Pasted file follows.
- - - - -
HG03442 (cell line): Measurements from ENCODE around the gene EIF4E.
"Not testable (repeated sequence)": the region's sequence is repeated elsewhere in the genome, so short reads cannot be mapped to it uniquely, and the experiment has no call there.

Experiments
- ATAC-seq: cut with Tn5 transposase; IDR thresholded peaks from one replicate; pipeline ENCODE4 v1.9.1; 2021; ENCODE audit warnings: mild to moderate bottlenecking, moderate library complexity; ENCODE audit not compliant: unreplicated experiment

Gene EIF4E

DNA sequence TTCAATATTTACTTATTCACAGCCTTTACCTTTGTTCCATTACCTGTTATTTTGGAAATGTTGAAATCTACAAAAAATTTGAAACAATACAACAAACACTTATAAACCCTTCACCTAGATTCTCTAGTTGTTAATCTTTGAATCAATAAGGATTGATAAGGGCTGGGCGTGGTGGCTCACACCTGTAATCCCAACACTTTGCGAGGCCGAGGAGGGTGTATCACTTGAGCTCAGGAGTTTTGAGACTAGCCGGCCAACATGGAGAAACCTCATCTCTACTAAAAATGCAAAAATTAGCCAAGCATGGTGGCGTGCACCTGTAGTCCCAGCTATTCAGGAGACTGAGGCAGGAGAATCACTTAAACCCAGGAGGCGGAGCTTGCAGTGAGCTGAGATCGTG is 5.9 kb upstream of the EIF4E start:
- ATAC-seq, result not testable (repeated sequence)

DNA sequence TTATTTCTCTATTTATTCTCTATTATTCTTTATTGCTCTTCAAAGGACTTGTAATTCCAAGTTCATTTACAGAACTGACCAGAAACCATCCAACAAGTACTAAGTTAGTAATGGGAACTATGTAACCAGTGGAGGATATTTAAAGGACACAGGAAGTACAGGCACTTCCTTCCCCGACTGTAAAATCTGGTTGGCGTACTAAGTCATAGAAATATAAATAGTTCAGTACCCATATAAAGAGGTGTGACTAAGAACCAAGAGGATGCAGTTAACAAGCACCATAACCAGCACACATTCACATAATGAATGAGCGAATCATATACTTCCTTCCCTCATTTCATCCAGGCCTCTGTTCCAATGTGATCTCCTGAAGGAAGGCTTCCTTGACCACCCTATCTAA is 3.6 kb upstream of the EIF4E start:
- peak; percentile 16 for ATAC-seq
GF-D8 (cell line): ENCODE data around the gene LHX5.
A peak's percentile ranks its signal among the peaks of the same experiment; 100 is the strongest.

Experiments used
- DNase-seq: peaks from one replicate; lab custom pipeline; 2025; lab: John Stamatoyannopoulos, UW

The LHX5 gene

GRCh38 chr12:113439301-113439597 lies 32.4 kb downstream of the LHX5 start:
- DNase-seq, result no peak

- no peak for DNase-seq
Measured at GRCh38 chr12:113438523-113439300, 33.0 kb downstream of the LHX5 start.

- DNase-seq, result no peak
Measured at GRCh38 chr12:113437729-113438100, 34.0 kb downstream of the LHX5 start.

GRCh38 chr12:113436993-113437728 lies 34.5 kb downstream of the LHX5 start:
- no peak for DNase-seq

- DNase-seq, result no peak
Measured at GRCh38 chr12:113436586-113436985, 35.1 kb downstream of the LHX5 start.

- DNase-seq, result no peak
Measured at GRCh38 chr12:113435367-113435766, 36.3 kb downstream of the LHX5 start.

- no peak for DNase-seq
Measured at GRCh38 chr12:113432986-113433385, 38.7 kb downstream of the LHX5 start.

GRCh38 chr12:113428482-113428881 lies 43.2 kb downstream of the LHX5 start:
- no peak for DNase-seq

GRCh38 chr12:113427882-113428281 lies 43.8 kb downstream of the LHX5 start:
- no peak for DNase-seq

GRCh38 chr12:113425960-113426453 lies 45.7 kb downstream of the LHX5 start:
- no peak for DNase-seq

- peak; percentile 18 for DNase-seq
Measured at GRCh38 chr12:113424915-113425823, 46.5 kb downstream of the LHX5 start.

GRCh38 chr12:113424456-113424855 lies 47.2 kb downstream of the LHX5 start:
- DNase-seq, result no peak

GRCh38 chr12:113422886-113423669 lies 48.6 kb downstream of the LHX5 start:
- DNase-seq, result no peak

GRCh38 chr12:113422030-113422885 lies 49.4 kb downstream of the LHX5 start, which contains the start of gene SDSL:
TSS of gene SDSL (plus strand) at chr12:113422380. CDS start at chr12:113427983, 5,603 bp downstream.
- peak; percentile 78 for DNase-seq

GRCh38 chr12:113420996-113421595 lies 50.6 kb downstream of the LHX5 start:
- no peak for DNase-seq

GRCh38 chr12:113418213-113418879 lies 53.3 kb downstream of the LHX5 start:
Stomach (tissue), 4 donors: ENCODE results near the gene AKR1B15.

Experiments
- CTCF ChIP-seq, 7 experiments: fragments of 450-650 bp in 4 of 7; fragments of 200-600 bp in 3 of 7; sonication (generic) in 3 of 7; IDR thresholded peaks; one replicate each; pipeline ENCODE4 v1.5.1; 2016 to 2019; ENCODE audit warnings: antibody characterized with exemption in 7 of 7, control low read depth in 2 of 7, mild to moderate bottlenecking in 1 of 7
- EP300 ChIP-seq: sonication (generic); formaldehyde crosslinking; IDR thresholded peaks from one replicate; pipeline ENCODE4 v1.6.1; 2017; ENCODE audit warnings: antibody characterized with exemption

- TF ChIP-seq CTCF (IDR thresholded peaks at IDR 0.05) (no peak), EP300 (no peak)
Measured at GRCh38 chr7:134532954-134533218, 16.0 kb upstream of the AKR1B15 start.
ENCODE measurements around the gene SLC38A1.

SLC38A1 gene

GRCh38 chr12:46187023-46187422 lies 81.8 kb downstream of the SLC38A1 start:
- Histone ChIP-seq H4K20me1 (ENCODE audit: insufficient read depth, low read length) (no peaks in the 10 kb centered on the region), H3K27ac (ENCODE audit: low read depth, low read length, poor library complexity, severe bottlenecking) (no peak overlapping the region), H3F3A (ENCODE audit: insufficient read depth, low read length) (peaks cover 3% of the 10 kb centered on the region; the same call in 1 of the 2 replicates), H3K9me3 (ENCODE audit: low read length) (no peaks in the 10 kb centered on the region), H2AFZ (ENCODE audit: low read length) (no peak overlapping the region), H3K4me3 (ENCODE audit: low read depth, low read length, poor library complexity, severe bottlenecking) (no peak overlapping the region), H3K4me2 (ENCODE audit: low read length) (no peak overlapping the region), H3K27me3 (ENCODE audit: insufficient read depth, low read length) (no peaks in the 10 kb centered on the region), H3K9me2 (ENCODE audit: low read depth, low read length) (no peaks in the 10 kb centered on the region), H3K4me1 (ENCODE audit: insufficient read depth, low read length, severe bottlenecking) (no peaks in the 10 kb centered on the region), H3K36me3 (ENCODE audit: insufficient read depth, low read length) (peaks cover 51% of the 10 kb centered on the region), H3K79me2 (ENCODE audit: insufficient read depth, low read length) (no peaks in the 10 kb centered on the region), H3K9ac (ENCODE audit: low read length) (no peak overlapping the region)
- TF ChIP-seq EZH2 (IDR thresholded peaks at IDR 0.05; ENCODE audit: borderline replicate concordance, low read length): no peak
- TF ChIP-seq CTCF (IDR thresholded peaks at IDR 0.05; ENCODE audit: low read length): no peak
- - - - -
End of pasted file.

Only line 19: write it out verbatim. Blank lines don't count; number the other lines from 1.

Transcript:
- DNase-seq, result no peak